On Wednesday 19 June the High Court answered this question, deciding that a sperm donor can be a parent of a child that he helped to conceive.

This is an important decision which could affect many of the thousands of couples and single women who have conceived children through sperm donation.

In the case the High Court has just decided, the sperm donor, who we will call Robert, agreed to provide sperm to a long time friend Susan so that she could conceive a child.   Robert was involved in the child’s life and had a close relationship with her.  He was also listed on the child’s birth certificate.  The child also calls Robert “Daddy”.

Sometime after the birth of the child, Susan had a second child with her female partner.  Robert was not the sperm donor of the second child.

Susan married her partner in New Zealand and then wanted to move there with both children.  Robert objected and commenced court proceedings stating that he was a parent.  Initially the court agreed with Robert and found that he was a parent according to the Family Law Act.  The Judge relied on s60H of the Family Law Act which states that a person is not a parent by way of artificial insemination when the conceiving parent is married or in a de facto relationship.  The Judge found that Susan was not in a de facto relationship at the time she conceived, therefore Robert was a parent.

Susan and her partner appealed the decision and the Full Court of the Family Court agreed with them that they were the parents of the child.  The Full Court said that under the NSW Status of Children Act a person is not the father of a child when a woman conceives a child by way of artificial insemination and this legislation should be applied in the case.

Robert appealed to the High Court who have given their decision.  The High Court said that as Robert was involved in the child’s life and had a relationship with her, then he came within the definition of the term parent under the Family Law Act.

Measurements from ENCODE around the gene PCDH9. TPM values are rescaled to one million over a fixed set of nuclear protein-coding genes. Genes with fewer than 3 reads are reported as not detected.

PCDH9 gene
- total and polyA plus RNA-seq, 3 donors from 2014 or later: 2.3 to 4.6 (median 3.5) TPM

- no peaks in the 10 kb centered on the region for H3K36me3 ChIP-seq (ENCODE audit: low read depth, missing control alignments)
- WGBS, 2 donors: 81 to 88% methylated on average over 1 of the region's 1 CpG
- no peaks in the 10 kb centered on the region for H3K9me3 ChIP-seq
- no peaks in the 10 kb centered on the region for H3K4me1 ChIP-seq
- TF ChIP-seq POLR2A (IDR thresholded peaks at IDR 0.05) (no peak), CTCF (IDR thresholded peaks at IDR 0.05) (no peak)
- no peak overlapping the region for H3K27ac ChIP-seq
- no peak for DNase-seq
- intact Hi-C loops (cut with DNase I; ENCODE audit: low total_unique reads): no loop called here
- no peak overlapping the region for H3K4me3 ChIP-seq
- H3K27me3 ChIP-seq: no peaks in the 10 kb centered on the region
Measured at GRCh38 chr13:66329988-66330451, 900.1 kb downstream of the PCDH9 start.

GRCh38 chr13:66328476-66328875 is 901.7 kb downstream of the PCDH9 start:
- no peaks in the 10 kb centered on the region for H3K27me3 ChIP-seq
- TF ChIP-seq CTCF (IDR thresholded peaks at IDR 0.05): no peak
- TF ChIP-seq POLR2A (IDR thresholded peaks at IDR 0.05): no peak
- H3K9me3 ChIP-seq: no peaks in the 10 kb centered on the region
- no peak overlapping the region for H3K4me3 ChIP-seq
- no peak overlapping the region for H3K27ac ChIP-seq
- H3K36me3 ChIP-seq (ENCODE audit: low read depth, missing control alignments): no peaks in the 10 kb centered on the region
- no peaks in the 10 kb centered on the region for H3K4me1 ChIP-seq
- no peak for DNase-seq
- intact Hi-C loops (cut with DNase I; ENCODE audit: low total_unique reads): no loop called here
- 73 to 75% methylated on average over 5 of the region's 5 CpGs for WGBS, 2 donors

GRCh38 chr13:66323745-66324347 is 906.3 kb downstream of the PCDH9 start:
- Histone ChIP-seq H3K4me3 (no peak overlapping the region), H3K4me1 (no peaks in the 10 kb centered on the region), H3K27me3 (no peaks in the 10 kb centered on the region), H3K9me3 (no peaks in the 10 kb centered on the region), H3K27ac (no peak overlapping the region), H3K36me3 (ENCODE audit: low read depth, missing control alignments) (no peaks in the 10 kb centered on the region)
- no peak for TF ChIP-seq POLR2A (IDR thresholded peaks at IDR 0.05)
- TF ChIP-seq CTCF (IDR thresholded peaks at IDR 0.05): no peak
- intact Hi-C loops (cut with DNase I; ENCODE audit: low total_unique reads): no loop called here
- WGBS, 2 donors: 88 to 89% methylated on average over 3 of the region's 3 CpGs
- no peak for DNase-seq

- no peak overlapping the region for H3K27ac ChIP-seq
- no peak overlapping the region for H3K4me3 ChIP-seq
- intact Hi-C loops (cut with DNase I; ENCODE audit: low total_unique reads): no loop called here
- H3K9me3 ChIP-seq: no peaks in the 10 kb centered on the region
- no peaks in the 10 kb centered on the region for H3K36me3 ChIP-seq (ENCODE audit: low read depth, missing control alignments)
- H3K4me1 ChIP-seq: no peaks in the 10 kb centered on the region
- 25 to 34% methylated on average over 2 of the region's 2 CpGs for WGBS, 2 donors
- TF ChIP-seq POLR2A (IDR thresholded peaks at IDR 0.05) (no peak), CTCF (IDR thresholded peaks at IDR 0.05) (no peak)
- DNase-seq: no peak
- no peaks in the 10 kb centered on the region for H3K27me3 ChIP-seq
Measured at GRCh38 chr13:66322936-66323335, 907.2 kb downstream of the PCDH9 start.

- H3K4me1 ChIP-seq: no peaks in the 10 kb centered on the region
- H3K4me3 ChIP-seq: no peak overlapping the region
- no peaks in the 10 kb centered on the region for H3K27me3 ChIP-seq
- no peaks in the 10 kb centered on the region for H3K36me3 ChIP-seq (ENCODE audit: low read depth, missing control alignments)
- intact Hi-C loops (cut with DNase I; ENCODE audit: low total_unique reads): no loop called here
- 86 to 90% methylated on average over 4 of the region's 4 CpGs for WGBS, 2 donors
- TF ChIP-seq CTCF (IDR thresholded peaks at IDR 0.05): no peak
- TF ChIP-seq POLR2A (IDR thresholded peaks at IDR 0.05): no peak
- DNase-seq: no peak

The importance of this decision is that it now means that certain sperm donors who can satisfy a court that they meet the definition of parent under the Act may qualify as parents and have parental rights.  In deciding whether this is the case, a court must have as its highest concern what is in the best interests of the child (this is what is known as the paramount principle).  According to the Act it is in the child’s best interests that there is shared parental responsibility.

The High Court has taken a commonsense approach to the issue of sperm donors.  If it can be shown that a sperm donor has had a relationship with the child and has been taking on a parental role, then they should be recognised as parents and have parental responsibility under certain circumstances.  This could also mean that some sperm donors who have been involved in a child’s life may accidentally become legal parents whether they intended to or not.

The High Court has not made clear where a person goes from being a sperm donor to a parent.  That is a question which will depend on the circumstances of the individual case.  What is certain is that this decision will cause many sperm donors and parents to reconsider where they stand in relation to being a parent of any children that they conceive.

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